J. L. BELL is a Massachusetts writer who specializes in (among other things) the start of the American Revolution in and around Boston. He is particularly interested in the experiences of children in 1765-75. He has published scholarly papers and popular articles for both children and adults. He was consultant for an episode of History Detectives, and contributed to a display at Minute Man National Historic Park.

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Wednesday, September 27, 2017

Capt. Thomas Preston in Retirement

I’ve been considering this statement about the Boston Massacre, which Caleb Bates, born in Hingham in 1780, gave to the librarian of Harvard University in 1856:

He said he was well acquainted with Miss Troutbeck who resided in Hingham, daughter of the clergyman in Boston, & that they went to Halifax at the evacuation of Boston by the British & that he had many of her letters.

She told him many times that she knew Capt. [Thomas] Preston well when in Halifax, that as newspapers from Boston often came, containing very severe reflections on his conduct on the evening of the 5th of March 1770, he repeatedly said that the Bostonians “wronged” him, he never gave the order to “Fire,” that when the riot broke out he was in his loose gown & slippers sitting by his fire, that he immediately went, at the peril of his life, & did all he could to suppress it, that the truth was there was a great tumult among the people, the rabble calling the troops damned lobster-backs & other hard names, & from the mass went out the word “Fire”, by whom given it was not known, & such was the noise that it could not be known where it originated, some supposing it was given by one person, others by another, & that he had nothing to do with it.
The Troutbeck family did go to Halifax, Nova Scotia, in 1776, before moving on to Britain. And they did live in Hingham in the early 1800s. Yesterday I discussed two sisters in that family. The most likely informant was Sarah Troutbeck (1760-1840), who was in her mid-teens during the evacuation.

But was Capt. Thomas Preston in Halifax in 1776? He’s not easy to track after he left Boston, but there’s no sign he was ever in Nova Scotia.

Preston was acquitted of ordering the shooting in the fall of 1770. In the first week of December, Boston newspapers reported, he sailed for London on H.M.S. Glasgow. On 5 Mar 1771, the first anniversary of the Massacre, Secretary of War Barrington wrote to Gen. Thomas Gage, “Captain Preston has had all his expences paid and a Pension of £200 a Year bestowed upon him. He is a perfectly satisfied Man, which is a thing not to be found every Day.”

That might simply have been a promise of a pension since the Parliamentary Register dates Preston’s annual payments (“during pleasure”) from 29 Sept 1772. Edmund E. Everard’s history of the 29th Regiment echoed that figure: “In November [1772] Captain Thomas Preston was granted a pension of £200 a year upon the military establishment of Ireland, in consideration of his faithful services.” Everard also stated that Preston was Irish in origin, aged 43 in December 1773 with eighteen years of army service.

Preston continued to be listed on British Army Lists as a captain in the 29th Regiment until 1774, but by then he must have sold his rank and retired. And he probably retired to Ireland. Sometime between 1783 and 1787 Preston submitted testimony to the Loyalists Commission on behalf of the Boston merchant Gilbert Deblois; at that time he was living on Merrion Street in Dublin.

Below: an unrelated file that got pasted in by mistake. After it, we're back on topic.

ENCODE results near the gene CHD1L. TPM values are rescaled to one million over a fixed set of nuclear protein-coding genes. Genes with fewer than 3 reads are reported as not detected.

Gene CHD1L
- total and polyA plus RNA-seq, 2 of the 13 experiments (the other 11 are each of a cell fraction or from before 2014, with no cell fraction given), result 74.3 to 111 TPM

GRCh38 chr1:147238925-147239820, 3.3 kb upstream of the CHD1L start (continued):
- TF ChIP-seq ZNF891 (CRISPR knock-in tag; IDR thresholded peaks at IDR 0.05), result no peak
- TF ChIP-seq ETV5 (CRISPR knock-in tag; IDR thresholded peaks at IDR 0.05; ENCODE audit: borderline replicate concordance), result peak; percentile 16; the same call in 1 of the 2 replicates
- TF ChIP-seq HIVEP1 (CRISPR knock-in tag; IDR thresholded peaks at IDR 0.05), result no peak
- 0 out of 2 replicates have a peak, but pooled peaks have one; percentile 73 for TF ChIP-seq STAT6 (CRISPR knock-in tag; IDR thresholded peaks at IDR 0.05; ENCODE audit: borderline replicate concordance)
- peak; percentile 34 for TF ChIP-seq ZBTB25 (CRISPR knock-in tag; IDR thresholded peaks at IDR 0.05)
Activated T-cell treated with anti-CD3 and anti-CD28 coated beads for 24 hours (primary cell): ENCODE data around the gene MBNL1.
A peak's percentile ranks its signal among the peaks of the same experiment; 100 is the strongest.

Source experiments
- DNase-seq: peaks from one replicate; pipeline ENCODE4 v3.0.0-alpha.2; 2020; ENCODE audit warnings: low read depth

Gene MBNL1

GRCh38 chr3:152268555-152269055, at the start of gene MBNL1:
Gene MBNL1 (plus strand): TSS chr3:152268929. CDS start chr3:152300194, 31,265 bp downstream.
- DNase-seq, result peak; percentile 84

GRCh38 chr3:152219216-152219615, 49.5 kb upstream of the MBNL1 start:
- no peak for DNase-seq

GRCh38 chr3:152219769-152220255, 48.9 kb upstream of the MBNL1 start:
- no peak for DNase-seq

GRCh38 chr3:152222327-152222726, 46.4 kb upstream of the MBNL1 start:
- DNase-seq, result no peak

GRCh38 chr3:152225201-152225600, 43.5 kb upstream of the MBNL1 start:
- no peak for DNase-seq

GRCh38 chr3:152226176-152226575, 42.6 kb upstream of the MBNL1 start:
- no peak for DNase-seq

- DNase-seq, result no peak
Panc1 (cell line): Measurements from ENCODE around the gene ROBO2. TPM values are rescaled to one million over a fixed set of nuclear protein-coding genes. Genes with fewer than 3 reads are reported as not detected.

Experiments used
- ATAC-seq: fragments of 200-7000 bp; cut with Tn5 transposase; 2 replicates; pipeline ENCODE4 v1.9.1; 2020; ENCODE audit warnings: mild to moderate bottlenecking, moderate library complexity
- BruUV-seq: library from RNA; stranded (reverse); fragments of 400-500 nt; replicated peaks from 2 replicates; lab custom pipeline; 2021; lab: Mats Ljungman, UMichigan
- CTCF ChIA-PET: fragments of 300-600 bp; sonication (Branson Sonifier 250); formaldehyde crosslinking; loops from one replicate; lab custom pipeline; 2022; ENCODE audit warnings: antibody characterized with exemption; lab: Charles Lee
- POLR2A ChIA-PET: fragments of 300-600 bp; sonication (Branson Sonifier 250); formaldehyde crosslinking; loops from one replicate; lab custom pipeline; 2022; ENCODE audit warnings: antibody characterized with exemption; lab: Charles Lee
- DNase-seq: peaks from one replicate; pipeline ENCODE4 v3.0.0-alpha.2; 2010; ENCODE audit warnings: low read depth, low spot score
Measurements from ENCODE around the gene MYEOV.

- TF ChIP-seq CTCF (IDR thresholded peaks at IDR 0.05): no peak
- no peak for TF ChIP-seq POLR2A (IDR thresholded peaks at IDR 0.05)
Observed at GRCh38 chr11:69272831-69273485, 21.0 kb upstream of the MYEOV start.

“Captain Preston” was still receiving £200 per year on the Irish establishment in January 1790, according to a list published in Walker’s Hibernian Magazine.

In 1822, speaking to descendants of Josiah Quincy, Jr., John Adams said that he had once passed Preston on the street in London. That would have been in the 1780s, when Adams was an American diplomat. However, Adams didn’t say that Preston spoke to him about their earlier acquaintance, so the former President could have been mistaken about whom he saw. Adams never mentioned such a meeting in his own writings.

In any event, there’s no evidence to corroborate that Preston was in Halifax during the short period when the Troutbeck family was there, or ever. Perhaps Troutbeck heard these statements from someone else, perhaps she met Preston somewhere else, perhaps Bates’s memory wasn’t as accurate as he thought. But the provenance of this information doesn’t stand up to scrutiny.

Furthermore, the internal evidence of the Troutbeck story renders it dubious. Capt. Preston was “captain of the day” on 5 March 1770, and thus on duty. He would not have been “in his loose gown & slippers sitting by his fire” that evening.

(In addition, the term “lobster-backs” doesn’t appear in authentic sources from Revolutionary America, so far as I can tell. It became popular in histories written in the mid-1800s.)

The basic political points of the Troutbeck anecdote are true: There was fighting between locals and soldiers earlier that night. Capt. Preston did arrive on King Street to find another violent confrontation. He didn’t give the soldiers any order to fire. (After the trial, Pvt. Edward Montgomery reportedly admitted he yelled out the order.) The “loose gown & slippers” is the only aspect of this anecdote that’s new, and that’s the most dubious detail.

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